Earlier, the plan was to build a 90-metre-high dam, but stiff opposition forced the Uttarakhand government and SJVNL to moot a new plan in 2007 to convert the project to run-of-the-river type.
The height of the dam is proposed to be reduced to 35 metres. Energy generation potential, however, has not been reduced much—from 300 MW to 252 MW. The water of the Pindar will be diverted through a 17.9 km tunnel running parallel to the river, which will lead to the powerhouse downstream. As a result, the river’s downstream stretch will have reduced flow (see map).
The project will cost an estimated Rs 1,358 crore at June 2010 price levels. The Centre will bear 70 per cent of the cost and SJVNL 30 per cent. The company has allocated Rs 35.4 crore to rehabilitate those affected.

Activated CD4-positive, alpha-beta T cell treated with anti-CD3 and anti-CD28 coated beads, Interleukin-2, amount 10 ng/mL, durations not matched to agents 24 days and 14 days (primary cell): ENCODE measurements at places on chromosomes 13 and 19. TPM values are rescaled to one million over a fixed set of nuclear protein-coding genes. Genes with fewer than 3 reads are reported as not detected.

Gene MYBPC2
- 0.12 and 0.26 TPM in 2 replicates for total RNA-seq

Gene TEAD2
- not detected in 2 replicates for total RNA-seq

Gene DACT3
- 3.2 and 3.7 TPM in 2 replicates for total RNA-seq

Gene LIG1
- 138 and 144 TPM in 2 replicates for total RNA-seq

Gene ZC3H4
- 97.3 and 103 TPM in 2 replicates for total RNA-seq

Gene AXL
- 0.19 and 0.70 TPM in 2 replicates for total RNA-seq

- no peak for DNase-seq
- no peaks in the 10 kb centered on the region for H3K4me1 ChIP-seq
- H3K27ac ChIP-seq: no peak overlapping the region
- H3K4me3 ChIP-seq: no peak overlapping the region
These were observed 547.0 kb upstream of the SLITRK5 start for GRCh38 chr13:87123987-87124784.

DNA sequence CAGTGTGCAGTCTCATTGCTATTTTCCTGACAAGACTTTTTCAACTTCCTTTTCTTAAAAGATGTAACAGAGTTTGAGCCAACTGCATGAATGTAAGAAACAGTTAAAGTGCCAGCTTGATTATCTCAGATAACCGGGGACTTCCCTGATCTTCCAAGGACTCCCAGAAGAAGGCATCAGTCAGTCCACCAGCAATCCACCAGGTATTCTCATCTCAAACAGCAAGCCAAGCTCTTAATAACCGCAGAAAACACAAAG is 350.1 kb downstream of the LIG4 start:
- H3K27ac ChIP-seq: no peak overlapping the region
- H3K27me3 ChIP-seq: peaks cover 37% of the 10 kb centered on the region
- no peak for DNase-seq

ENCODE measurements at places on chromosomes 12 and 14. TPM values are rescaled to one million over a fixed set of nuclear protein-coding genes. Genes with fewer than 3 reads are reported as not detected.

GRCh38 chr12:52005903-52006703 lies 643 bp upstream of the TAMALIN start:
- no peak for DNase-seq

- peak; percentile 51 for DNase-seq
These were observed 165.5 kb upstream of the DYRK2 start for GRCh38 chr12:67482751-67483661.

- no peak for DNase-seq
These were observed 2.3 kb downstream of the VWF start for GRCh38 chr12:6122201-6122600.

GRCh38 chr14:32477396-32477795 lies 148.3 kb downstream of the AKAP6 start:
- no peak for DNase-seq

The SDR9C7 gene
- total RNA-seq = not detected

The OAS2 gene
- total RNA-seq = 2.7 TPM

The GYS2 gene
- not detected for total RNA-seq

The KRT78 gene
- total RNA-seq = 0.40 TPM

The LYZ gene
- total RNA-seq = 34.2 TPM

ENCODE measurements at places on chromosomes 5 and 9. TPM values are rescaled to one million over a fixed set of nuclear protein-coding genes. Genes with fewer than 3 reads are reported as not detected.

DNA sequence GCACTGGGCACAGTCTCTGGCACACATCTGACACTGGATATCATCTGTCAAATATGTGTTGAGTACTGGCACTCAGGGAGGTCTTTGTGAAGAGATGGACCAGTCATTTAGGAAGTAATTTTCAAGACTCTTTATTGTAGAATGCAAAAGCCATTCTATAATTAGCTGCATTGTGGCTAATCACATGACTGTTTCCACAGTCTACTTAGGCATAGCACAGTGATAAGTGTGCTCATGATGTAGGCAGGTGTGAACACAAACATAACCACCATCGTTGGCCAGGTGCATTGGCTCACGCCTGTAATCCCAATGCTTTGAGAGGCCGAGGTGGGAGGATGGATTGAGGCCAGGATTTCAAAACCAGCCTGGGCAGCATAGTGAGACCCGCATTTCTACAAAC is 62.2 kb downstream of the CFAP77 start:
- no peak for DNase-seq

“The government says the hills in the state are getting empty. But migration occurs because of such projects which destroy the culture and the landscape,” says Vimal Bhai, activist with Matu People’s Organisation, a campaign front against dams. He, along with Bhu Swami Sangharsh Samiti, a local organisation, is trying to convince Union environment minister Jairam Ramesh to allow the Pindar to flow unrestricted.
To reach a concensus on the project, the authorities organised two public hearings in October 2009 and July 2010. But the residents vehemently opposed them. The district administration alleges the mob went out of control, broke chairs, television projectors and destroyed official documents. So when the third public hearing was held in January this year, the administration set up the dais about 3.5 metres above the ground.